SITTING IN A GOOD PLACE

Celtic's players celebrate with the fans at full time

Way back in September I was contacted by a journalist from the New York Times to comment on the forthcoming, first ever, league fixture between Celtic and Rangers at Parkhead (I was in good company as Matt McGlone was also interviewed for said article).

At the end of our discussion the NYT guy asked me to make a prediction on the result. I didn’t declare an exact score but I informed him that we had infinitely better players than them so this would hopefully be reflected in the scoreline on the day. And so it panned out, with Celtic running home 5-1 winners.

I’m now writing this after Celtic’s latest 5-1 success over Rangers, this time at Ibrox. Watching Rangers players closely, early on during Saturday’s game, they reminded me of something fairly familiar. How many of you reading this have played 5-a-sides and when they teams are picked you look at the opposition and think: ‘Aw naw, who the hell picked these teams ?’ You just know that the next hour is going to be a totally miserable experience as the other side are more talented and no matter how hard you try, there’s not a great deal you can do. Rangers players felt like that on Saturday. You could see the fear actually in their faces. No amount of ‘battle fever’ was ever going to affect the result on the day.

Rangers officials and supporters now find themselves in financial purgatory. They are in a place they currently do not have the means to get out of. And the scary thing for them is this: Celtic’s current structure is totally sustainable, even allowing for the absence of Champions League football, should we fail to negotiate the difficult waters of the qualifiers. Rangers, on the other hand, to quote Phil McGiollibhain, are a loss making organisation without a credit line to a bank.

That Celtic are so far in front, at this moment in time, is not through chance or good luck. Celtic live within their means and invest any monies raised are invested back into the team. They also have a clever four part policy to player recruitment.

  • They rear fine young players through their youth system. Tierney, Forrest, McGregor are best examples with honourable mentions going to Henderson and O’Connell.
  • They recruit the best Scottish players available. This is reflected best by Brown, Armstrong, Griffiths (albeit signed from an English club) and Christie.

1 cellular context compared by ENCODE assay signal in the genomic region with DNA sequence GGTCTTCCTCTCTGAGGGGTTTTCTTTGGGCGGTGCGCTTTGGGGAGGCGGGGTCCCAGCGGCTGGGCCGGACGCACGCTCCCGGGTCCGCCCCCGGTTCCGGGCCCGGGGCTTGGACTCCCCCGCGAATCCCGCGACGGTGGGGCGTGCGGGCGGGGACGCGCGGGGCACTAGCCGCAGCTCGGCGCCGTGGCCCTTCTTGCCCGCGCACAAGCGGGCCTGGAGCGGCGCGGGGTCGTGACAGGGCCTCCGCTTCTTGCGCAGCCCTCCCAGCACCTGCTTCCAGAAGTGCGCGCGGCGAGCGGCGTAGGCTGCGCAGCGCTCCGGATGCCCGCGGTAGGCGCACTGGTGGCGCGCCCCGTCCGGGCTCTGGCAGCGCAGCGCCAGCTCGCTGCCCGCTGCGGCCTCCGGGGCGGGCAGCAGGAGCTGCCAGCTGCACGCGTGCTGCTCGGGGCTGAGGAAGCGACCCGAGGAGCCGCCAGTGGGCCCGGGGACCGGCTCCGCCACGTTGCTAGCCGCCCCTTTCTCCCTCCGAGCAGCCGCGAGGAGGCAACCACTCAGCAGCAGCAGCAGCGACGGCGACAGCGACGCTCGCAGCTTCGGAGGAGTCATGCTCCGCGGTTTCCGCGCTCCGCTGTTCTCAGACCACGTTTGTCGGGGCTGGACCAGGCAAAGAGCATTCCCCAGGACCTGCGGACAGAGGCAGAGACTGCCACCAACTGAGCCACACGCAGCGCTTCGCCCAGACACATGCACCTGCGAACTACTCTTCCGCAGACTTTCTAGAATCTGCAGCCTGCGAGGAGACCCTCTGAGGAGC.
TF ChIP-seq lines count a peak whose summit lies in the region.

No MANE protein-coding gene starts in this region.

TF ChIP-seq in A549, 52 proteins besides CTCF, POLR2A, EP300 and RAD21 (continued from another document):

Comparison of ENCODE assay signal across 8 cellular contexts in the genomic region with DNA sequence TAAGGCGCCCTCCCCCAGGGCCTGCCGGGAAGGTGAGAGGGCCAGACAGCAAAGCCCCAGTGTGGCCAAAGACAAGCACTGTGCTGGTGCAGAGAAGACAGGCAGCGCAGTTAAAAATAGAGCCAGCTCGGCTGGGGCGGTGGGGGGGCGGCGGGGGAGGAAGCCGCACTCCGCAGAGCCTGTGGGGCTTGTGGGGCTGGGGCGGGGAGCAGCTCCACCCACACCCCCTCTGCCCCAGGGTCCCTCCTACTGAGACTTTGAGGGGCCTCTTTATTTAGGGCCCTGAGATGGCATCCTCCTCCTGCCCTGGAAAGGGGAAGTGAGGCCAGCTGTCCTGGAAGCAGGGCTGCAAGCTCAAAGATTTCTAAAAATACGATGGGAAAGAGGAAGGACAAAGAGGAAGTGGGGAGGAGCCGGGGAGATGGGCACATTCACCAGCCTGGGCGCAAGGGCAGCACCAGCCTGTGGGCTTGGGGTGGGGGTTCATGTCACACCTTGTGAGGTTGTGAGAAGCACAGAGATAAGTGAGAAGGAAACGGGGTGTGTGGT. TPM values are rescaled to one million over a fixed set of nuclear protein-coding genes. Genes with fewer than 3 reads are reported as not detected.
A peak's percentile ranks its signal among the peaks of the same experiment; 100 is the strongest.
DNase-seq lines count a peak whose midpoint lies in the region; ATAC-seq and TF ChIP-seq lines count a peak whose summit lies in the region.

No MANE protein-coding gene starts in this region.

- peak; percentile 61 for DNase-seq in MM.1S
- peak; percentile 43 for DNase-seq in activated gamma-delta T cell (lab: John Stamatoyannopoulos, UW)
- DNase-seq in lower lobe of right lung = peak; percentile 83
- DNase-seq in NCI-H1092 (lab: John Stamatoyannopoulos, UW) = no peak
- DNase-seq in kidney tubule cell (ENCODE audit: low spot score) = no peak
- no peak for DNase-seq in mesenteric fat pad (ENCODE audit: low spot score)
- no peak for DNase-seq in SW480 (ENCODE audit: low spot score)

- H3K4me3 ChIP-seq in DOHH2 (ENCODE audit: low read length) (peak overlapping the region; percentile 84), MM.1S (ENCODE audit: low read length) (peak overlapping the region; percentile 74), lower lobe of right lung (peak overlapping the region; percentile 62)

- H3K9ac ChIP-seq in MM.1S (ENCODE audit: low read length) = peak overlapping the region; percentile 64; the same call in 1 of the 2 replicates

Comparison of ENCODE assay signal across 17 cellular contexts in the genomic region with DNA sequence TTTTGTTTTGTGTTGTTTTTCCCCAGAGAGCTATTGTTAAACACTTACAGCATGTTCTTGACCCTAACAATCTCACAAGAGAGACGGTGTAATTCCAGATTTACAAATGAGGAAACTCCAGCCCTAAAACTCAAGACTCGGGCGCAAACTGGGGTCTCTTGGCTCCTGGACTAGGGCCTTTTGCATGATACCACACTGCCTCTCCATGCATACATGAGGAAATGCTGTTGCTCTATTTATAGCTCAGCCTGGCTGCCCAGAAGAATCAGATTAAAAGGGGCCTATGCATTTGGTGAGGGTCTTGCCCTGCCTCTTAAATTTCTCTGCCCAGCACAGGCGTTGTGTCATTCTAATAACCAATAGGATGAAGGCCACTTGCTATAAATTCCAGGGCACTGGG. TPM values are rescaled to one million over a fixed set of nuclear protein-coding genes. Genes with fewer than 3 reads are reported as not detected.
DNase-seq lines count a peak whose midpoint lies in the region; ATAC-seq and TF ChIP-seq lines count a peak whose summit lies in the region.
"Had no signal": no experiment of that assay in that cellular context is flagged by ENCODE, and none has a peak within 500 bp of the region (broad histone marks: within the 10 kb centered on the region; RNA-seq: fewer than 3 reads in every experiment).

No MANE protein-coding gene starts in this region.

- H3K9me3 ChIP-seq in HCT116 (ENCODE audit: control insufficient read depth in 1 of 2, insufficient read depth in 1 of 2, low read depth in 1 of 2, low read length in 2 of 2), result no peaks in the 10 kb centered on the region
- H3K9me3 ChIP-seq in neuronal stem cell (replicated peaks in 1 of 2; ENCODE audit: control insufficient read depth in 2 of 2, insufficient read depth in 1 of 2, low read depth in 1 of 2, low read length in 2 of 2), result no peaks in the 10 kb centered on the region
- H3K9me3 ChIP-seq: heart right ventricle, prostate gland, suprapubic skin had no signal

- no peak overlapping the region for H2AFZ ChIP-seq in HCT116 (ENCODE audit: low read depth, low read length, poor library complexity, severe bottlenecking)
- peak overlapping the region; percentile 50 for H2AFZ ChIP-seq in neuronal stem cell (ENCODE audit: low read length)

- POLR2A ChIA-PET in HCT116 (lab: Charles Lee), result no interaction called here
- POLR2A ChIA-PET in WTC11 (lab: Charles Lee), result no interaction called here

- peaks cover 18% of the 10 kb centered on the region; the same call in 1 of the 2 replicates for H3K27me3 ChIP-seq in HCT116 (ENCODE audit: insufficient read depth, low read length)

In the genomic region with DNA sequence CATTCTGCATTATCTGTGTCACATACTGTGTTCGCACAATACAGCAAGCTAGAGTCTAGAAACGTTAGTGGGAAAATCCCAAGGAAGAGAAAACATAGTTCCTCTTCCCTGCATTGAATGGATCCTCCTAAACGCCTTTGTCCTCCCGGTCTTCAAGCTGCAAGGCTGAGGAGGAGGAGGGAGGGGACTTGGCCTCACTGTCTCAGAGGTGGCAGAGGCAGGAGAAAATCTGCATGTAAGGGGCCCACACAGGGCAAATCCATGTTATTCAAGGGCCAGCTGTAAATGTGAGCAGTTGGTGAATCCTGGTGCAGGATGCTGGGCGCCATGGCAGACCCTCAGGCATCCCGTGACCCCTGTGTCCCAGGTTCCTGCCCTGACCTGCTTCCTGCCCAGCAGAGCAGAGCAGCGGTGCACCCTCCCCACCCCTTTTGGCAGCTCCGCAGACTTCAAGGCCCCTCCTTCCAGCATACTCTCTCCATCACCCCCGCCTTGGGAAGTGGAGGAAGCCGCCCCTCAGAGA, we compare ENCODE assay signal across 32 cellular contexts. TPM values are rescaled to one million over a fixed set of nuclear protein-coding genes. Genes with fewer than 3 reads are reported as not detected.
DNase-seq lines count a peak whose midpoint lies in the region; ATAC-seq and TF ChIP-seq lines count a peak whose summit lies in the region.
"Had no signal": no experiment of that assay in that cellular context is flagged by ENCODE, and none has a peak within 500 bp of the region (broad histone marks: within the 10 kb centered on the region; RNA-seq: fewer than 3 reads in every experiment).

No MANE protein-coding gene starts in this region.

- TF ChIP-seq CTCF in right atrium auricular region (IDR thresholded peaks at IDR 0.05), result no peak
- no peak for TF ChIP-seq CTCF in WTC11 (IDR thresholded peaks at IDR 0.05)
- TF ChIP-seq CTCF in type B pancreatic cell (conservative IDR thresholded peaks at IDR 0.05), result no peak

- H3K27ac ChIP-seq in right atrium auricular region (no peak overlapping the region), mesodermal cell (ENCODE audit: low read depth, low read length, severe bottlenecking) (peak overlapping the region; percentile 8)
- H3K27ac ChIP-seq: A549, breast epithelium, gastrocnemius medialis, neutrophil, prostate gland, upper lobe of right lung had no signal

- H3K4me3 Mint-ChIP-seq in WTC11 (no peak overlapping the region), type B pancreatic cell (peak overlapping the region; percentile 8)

• They scout players on a worldwide basis with a view to making them better players. Best illustrated by Lustig, Izaguirre, Rogic, Biton and Dembele.
  • The sign the best talented players possible at the highest end of our wage scale – Sinclair, Toure, Simunevic and Roberts (albeit on loan).

So, it’s not a coincidence that there is the current gap in quality between Parkhead and Ibrox. Celtic steer a steady ship at board level and have a stability which enables them to plan ahead with confidence. This current Celtic squad had cost £30M to put together. That’s an enormous investment in this small country we compete in and the annual wage bill will be north of £35M. Brendan Rodgers is said to be reckoned to be on at least £30k per week for leading the Celts. Even at youth level Celtic appear to be ahead and the hope is that the likes of Aitchison, Miller, Nesbitt and the younger Dembele, will one day represent the first team with distinction.

It doesn’t seem so long ago that the roles were reversed. The days when the war chest headlines were rolled out and the private jet was on standby on the runway to bring the likes of Laudrup, Gascgoine, Boli and Steven to Ibrox. At that time Celtic were investing in the services of Pat McGinlay, Stuart Slater and Andy Payton. It turns out that the Rangers foundations were built on sand, all of which is becoming apparent during the current Craig Whyte court case.

Winning is, also, not meaningless to Celtic. There is the target of 10-in-a-row on the horizon. The fans have the appetite to go for it and the board also appear to have that same desire.

Rangers supporters may be facing the next few seasons with trepidation. And so they should. In the six games between the teams this season, Celtic have emerged victorious on five occasions with one draw and an aggregate score of 16-4. The season which started with a 5-1 romp over our local rivals now approaches it’s end with another 5-1 spree, giving a perfect symmetry to the league campaign.

Much has been written of Rangers’ failings in the past few months, both on and off the field of play. However, let’s give credit to two different groups of people. The Celtic fans, who generate tremendous funds by attending and supporting their team in such fantastic numbers, and the Celtic management, who have invested their monies in such a fantastic fashion to give us this memorable season.

 

 

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